As the world witnessed with the emergence of Edward Snowden and his leaks about the National Security Agency’s surveillance tactics last year, whistleblowers can have long-lasting and far-reaching effects on industries. Whistleblowers can be responsible for the permanent damaging of brands and the upending of business practices. Recently, a case in the healthcare field in the U.S. has once again drawn attention to the importance of compliance, so that companies can avoid the ramifications of potential whistleblowing on their practices.
Medtronic Inc. — the world’s fourth-largest medical device company — has agreed to pay $10 million as a result of a whistleblower’s claim that the company offered illegal kickbacks to physicians to implant its pacemakers and defibrillators. The U.S. Department of Justice (DOJ) has been closely monitoring the healthcare industry, and the majority of recoveries in False Claims Act cases have related to healthcare. The case serves as a reminder that companies — particularly in healthcare — need to be diligent about maintaining compliance and policy-reviewing procedures. In an interview with InsideCounsel, Proskauer Special Labor & Employment Law Counsel Daniel Davis, a DC-based member of the management-side law firm’s Whistleblowing & Retaliation Group explained why the Medtronic case is one to pay attention to.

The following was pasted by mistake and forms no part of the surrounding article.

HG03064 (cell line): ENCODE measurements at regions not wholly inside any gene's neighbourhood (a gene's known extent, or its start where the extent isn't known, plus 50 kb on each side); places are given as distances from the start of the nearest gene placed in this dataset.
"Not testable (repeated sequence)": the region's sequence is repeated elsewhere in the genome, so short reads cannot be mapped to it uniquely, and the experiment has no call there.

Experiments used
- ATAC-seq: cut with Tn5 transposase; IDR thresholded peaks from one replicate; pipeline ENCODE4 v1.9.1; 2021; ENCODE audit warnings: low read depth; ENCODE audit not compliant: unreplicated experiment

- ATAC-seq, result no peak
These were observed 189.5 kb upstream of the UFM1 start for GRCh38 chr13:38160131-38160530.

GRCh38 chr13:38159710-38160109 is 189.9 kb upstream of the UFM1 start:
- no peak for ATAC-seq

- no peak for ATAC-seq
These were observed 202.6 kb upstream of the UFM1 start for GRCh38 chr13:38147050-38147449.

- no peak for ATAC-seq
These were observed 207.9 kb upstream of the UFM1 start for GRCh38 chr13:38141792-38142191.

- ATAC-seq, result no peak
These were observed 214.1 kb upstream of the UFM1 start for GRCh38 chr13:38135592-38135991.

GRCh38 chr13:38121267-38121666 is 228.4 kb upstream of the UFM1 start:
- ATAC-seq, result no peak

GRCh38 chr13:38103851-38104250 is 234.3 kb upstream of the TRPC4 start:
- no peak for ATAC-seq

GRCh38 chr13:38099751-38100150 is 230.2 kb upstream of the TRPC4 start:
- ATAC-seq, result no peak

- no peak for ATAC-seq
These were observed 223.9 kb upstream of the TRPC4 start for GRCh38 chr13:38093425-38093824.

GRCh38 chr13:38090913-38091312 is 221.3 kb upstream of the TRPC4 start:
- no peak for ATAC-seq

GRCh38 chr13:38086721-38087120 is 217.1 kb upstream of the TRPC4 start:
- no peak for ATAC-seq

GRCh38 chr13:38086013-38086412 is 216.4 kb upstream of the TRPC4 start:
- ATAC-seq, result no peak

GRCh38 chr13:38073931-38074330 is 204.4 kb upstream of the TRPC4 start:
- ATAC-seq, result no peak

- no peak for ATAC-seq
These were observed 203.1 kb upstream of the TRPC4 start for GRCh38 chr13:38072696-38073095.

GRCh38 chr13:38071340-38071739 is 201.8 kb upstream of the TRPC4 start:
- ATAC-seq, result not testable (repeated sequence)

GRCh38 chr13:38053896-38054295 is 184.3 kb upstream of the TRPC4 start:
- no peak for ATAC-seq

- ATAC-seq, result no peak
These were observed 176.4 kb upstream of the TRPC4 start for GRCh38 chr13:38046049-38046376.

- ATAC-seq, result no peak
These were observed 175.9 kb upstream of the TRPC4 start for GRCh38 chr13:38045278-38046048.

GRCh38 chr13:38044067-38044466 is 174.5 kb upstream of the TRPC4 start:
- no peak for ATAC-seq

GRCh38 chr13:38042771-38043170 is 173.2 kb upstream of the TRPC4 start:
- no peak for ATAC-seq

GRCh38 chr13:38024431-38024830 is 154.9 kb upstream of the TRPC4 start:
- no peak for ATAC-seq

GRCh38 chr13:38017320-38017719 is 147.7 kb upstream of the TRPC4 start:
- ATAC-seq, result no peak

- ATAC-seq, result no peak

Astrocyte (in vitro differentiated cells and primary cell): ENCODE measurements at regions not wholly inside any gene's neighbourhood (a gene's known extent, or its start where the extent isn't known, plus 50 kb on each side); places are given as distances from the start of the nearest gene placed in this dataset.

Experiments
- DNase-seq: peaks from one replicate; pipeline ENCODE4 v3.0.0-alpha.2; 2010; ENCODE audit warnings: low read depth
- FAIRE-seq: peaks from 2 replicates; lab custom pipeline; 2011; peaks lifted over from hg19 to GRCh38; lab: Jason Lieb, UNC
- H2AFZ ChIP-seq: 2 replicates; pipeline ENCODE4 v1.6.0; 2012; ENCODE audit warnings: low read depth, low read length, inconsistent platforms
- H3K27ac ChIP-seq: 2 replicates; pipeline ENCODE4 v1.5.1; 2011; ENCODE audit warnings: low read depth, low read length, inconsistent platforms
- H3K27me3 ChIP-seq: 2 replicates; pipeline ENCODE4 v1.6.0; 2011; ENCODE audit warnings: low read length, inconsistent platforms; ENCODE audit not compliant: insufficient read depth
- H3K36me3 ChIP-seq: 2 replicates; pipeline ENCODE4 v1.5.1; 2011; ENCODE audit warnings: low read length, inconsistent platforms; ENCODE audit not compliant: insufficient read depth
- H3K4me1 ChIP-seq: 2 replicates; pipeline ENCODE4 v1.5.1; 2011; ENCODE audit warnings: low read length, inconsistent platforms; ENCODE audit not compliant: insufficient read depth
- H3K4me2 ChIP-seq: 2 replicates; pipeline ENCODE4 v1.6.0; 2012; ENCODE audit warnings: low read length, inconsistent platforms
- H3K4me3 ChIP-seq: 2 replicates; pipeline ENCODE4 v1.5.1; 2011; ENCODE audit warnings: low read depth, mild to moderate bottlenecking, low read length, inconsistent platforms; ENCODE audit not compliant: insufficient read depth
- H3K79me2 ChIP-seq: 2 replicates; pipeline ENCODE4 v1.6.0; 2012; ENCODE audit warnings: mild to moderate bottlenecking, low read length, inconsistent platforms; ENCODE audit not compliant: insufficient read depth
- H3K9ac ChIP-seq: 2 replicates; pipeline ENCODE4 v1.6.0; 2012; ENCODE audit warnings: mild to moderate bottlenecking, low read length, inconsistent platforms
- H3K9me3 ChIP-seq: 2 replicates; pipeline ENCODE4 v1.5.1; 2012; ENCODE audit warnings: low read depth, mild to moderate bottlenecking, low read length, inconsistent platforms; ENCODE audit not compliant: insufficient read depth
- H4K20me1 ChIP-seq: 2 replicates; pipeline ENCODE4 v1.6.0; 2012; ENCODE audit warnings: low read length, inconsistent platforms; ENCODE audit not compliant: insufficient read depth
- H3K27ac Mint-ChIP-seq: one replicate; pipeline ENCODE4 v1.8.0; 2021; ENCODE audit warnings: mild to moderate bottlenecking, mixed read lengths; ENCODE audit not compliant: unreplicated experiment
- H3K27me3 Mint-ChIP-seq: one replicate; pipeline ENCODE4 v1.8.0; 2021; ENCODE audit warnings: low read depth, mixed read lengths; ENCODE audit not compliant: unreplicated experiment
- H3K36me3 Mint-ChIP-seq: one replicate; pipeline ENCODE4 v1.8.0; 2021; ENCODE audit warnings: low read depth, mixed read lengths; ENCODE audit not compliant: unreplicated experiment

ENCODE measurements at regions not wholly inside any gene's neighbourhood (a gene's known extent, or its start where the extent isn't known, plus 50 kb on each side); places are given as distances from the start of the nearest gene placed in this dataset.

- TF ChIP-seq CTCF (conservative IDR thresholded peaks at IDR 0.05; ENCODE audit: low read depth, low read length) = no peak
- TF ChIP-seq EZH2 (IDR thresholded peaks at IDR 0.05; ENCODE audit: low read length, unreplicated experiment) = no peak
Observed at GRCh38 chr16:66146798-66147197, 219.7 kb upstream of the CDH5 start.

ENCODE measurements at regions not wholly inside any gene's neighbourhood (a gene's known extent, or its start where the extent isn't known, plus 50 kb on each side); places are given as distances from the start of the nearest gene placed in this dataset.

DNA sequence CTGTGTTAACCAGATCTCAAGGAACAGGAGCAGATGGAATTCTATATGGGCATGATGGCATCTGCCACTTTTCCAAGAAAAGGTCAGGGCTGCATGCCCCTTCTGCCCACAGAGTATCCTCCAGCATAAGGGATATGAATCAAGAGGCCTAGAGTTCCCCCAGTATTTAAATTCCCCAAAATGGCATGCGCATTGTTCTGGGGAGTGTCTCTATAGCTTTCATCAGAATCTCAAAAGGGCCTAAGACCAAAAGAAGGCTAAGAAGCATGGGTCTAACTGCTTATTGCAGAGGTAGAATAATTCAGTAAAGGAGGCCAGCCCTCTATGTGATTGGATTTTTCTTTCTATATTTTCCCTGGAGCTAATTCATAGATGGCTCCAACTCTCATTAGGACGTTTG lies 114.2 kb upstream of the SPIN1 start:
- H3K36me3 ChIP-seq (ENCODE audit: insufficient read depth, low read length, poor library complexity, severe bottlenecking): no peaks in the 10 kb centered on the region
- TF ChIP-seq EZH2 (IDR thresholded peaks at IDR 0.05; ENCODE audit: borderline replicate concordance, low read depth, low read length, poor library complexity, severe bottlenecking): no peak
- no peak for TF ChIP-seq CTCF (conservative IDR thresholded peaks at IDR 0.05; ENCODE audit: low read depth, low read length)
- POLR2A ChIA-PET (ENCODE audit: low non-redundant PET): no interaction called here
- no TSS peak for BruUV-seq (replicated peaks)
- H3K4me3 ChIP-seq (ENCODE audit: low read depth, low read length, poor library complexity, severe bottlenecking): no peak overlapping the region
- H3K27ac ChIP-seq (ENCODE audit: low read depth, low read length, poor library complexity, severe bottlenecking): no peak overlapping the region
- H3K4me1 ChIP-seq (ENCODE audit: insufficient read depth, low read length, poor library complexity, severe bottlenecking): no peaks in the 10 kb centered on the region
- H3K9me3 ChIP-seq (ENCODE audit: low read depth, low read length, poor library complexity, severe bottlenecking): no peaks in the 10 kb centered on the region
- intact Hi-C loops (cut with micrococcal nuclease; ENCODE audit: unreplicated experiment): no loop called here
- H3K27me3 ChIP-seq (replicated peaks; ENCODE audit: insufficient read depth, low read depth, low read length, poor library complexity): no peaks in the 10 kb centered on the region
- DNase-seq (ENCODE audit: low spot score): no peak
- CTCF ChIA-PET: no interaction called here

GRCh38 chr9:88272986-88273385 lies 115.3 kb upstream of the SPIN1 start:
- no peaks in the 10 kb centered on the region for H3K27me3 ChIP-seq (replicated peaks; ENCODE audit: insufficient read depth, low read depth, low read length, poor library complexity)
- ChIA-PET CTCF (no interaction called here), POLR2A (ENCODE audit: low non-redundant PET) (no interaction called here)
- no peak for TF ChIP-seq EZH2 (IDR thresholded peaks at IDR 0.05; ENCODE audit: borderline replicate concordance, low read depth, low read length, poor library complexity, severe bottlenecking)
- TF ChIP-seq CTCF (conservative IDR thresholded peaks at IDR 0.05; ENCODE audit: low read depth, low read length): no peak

Davis says that part of the reason why the DOJ has demonstrated a more aggressive interest in pursuing healthcare-related settlements is related to the expansion of Medicare and Medicaid:
“With the expansion of Medicare and Medicaid, there are potentially more opportunities for False Claims Act claims based upon Medicare and Medicaid. The Department of Justice has also been successful in this area, recovering over $13 billion in False Claims Act settlements or judgments in the health care industry since 2009. The Department of Justice has a growing group of attorneys who understand that health care industry and can evaluate False Claims Act claims. With this increased expertise comes the likelihood that they will continue to focus on whistleblower matters.”
Because the case was resolved on settlement, it does not provide much information on what companies in healthcare should do to host more acceptable practices, Davis notes. But the case does serve as a hefty reminder to continue monitoring developments, update their compliance policies and procedures accordingly, and have good reporting programs. With more whistleblower legislation instituted nearly every year by Congress, companies need to update their practices.
Davis made mention of the fact that whistleblowers are using the False Claims Act much more frequently than they used to: “In recent years, the whistleblower landscape has undergone dramatic changes while the financial and reputational risks for employers across all sectors have risen substantially. Whistleblowers are also using the False Claims Act far more often than they used to. In 2008, there were less than 400 False Claims Act claims filed by whistleblowers. In 2013, that number had almost doubled to 752.”
So, it would seem that — through certain regulation — those who would be whistleblowers are increasingly more inclined to use such power. If anything, such a rise in reporting company neglect for compliance should keep businesses on their toes.